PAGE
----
You can blame NAMA for lots, but not destroying the broken banks
In just one year, NAMA will spend, on fees, more than five times the entire cost of the Moriarty Tribunal to date.
Over its lifetime, the agency will spend on fees the equivalent of almost one- third of the entire budget adjustment made by the Government this week.
The agency has already spent millions of euro on working capital for developers, but prefers not to disclose the names of the fortunate recipients of this public money.
Apart from hapless developer Paddy Shovlin and debt-laden Bernard McNamara, NAMA has been very timid in the enforcement area, so far.
The agency also missed its initial deadlines for loan transfers and to cap it all some senior executives at the agency have awarded themselves 70pc increases in pay after just one year in existence.
When it comes to NAMA, the agency originally proposed by Peter Bacon in March 2009, there is an awful lot not to like.
In fact even its most ardent supporters don't expect the agency to make a profit, they simply hope its loss won't be terminal to the economy and will be recorded so many years from now, that nobody will really care.
But despite a plethora of flaws and a business model that can only be described as idiosyncratic and heavy on hope, it is still hard to see what the alternative to NAMA would have been.
In addition, a recent trend of seeing all the banks' problems as simply caused by NAMA writedowns is a dangerous delusion. The banks destroyed themselves, NAMA simply brought the moment of destruction forward.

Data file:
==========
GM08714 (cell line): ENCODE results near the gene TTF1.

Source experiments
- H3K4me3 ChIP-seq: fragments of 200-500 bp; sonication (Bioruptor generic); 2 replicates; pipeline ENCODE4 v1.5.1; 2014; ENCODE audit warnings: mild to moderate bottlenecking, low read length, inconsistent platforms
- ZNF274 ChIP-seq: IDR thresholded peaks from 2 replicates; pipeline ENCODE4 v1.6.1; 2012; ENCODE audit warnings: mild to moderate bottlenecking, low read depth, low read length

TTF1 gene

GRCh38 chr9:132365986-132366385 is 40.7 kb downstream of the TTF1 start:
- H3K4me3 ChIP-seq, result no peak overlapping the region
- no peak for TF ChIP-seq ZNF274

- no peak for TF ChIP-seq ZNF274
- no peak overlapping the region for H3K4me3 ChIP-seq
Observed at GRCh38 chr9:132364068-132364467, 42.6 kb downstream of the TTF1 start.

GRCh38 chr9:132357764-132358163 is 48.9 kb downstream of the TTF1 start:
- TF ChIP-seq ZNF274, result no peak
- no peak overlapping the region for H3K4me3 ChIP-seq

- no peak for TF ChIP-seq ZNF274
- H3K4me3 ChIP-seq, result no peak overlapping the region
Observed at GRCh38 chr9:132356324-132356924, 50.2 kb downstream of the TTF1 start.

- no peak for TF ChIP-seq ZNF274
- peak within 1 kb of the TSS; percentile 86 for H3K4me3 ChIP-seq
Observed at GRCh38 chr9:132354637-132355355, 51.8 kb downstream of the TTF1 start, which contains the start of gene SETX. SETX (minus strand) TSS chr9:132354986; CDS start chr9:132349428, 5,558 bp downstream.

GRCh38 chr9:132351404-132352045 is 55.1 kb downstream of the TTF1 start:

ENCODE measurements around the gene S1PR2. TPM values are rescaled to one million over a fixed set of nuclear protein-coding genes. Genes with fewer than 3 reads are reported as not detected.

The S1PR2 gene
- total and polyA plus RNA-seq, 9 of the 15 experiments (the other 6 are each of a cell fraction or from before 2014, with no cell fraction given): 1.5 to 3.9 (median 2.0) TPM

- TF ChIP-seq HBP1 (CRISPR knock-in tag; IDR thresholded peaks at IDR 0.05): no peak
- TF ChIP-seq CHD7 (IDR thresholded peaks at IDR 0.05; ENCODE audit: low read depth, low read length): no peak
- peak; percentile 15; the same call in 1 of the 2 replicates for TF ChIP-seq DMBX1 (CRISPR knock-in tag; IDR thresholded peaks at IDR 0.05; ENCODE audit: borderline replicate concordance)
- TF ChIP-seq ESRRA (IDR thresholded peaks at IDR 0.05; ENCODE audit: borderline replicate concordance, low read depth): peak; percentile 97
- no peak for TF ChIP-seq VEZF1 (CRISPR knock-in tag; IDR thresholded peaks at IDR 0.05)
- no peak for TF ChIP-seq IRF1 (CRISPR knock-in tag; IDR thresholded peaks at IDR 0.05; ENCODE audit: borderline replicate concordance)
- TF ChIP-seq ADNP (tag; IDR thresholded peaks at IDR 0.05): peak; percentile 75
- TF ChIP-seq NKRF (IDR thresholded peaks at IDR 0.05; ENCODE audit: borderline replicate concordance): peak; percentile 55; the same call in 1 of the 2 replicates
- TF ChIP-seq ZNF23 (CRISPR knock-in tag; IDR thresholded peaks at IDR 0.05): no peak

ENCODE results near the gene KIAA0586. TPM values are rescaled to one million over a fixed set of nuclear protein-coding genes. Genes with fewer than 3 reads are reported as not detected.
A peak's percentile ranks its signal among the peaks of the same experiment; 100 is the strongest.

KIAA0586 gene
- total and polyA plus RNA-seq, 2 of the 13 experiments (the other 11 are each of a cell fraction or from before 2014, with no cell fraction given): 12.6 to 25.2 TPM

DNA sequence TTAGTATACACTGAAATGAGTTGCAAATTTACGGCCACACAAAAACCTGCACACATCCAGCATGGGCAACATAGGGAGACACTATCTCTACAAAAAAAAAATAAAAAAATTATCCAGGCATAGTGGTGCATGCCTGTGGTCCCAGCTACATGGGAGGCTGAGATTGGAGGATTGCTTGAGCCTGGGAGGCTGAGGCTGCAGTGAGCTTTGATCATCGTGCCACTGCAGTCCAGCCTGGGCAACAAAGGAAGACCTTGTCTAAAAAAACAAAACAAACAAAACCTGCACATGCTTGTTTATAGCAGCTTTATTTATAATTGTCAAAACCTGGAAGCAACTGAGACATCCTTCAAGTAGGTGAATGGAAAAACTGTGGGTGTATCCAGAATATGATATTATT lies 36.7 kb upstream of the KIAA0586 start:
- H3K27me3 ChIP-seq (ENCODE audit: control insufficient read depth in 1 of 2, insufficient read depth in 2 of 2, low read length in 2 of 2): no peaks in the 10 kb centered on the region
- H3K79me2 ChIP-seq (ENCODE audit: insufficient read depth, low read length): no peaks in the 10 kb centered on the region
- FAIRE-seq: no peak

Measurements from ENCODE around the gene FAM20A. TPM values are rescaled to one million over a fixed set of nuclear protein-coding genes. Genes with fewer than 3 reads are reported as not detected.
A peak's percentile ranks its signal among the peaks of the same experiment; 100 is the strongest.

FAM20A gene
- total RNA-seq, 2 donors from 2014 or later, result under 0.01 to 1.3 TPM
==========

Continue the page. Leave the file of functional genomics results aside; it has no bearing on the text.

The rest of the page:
Even nationalisation of the entire banking system would have required the removal of property loans to an asset management vehicle of some kind, to be managed out over a long period.
Or is anyone suggesting the Irish banks should have been allowed to manage (and make provisions against) €158bn of land, development and property investment loans?
Instead of concentrating their fire on NAMA's indefensible fee structure, critics have made more baffling criticisms of the agency, including that it has been too eager to chase down every penny owed by developers and forced losses on the banks up front.
In the latter case, this is precisely the point of such an agency -- to recognise and crystalise losses before they actually occur and in that way avoid Japanese-style lost decades, where the pain is simply dragged out, inhibiting lending even further.
In the Japanese case losses were spooned out gradually over years (or not at all), with several capital injections as equity constantly had to be replenished. It also made banks extraordinarily risk averse.
Without some kind of asset management agency, the Irish banks would have been left sit on €158bn of property loans. They could, of course, have been recapitalised to absorb potential writedowns on these loan books, but how would the loans be valued and by whom? By the banks one can only presume and everyone knows where that led in recent years.